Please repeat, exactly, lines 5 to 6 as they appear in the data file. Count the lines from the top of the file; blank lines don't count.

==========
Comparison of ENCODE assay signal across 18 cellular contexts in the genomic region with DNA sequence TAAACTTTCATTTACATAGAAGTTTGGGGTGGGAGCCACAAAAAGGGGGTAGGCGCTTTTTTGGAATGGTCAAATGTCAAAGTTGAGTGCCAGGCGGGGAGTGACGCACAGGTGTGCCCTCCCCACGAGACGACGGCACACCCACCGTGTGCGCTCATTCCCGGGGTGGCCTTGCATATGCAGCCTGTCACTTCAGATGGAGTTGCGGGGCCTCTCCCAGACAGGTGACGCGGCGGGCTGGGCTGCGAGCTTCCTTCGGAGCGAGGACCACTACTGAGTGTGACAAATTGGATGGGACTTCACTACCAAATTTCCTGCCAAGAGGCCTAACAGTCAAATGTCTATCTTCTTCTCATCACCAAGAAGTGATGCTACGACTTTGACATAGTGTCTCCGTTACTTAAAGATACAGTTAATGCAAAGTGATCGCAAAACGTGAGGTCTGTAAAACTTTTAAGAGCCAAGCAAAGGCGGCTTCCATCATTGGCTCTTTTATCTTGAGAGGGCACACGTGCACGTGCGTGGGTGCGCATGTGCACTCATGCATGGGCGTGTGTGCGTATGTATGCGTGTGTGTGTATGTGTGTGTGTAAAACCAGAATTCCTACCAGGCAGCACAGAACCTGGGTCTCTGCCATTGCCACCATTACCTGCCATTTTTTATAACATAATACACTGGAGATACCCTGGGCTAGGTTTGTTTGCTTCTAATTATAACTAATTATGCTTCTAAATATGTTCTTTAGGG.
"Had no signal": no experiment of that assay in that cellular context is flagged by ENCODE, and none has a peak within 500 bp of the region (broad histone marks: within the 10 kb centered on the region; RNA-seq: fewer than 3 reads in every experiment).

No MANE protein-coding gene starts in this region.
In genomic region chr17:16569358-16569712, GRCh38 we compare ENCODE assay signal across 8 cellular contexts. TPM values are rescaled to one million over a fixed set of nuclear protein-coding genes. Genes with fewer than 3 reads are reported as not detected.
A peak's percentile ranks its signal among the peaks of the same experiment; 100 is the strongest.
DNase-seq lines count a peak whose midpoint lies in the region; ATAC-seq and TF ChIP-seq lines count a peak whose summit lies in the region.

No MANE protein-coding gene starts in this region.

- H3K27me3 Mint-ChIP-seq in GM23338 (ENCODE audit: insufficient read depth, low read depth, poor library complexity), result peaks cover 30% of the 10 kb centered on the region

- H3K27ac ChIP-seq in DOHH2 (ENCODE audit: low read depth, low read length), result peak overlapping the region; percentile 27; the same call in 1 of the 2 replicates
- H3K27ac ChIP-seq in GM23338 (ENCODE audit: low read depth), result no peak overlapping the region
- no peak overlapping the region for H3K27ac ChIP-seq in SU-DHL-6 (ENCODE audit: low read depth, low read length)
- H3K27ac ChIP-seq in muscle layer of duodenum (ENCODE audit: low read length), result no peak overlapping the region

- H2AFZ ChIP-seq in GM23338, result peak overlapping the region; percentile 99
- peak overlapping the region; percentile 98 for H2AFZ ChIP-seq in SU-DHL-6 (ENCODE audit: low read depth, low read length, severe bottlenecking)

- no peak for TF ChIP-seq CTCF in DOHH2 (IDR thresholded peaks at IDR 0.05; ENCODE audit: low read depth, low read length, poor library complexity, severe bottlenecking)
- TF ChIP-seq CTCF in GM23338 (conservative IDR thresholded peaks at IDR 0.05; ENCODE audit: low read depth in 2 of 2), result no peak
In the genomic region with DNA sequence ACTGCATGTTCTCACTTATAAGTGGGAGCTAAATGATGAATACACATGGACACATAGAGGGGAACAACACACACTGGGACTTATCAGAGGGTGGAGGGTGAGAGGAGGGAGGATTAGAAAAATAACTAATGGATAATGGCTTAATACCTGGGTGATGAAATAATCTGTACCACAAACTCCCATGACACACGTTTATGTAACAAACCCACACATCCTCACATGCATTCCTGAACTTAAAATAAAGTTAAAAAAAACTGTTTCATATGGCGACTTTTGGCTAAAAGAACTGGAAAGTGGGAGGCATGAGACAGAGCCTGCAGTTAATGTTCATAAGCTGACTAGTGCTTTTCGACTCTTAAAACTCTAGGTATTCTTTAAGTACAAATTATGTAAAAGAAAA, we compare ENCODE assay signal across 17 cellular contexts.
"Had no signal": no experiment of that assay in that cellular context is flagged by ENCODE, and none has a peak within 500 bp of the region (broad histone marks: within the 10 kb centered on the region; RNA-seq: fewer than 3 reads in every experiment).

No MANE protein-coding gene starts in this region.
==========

A peak's percentile ranks its signal among the peaks of the same experiment; 100 is the strongest.
DNase-seq lines count a peak whose midpoint lies in the region; ATAC-seq and TF ChIP-seq lines count a peak whose summit lies in the region.